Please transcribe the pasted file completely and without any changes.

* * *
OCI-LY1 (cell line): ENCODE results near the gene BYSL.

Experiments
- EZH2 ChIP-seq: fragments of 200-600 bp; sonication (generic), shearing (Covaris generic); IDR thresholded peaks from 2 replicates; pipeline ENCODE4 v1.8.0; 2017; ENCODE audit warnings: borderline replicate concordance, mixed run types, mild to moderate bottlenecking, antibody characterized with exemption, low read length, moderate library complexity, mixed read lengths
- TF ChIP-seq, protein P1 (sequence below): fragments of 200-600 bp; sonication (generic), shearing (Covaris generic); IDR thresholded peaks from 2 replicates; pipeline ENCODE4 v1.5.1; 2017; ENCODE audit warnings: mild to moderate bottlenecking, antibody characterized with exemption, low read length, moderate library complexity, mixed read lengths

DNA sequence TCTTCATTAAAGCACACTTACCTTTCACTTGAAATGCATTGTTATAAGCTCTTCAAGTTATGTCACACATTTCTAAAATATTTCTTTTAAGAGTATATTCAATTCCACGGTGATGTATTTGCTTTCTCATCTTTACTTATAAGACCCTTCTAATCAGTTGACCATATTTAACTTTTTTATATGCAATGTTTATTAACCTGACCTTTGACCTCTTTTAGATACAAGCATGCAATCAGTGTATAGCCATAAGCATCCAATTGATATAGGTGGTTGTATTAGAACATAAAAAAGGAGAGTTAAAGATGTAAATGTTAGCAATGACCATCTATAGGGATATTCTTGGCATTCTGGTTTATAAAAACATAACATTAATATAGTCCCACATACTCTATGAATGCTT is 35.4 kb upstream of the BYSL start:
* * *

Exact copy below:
OCI-LY1 (cell line): ENCODE results near the gene BYSL.

Experiments
- EZH2 ChIP-seq: fragments of 200-600 bp; sonication (generic), shearing (Covaris generic); IDR thresholded peaks from 2 replicates; pipeline ENCODE4 v1.8.0; 2017; ENCODE audit warnings: borderline replicate concordance, mixed run types, mild to moderate bottlenecking, antibody characterized with exemption, low read length, moderate library complexity, mixed read lengths
- TF ChIP-seq, protein P1 (sequence below): fragments of 200-600 bp; sonication (generic), shearing (Covaris generic); IDR thresholded peaks from 2 replicates; pipeline ENCODE4 v1.5.1; 2017; ENCODE audit warnings: mild to moderate bottlenecking, antibody characterized with exemption, low read length, moderate library complexity, mixed read lengths

DNA sequence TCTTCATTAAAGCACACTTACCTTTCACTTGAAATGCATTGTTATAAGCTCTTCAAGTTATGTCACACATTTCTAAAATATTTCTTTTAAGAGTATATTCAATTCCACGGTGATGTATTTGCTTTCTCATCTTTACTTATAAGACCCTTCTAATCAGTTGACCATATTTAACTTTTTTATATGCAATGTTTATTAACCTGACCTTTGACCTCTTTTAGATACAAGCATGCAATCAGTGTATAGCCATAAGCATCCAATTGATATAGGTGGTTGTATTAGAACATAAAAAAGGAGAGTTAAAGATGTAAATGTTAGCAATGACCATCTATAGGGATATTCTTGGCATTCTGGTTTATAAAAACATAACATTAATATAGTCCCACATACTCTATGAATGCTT is 35.4 kb upstream of the BYSL start: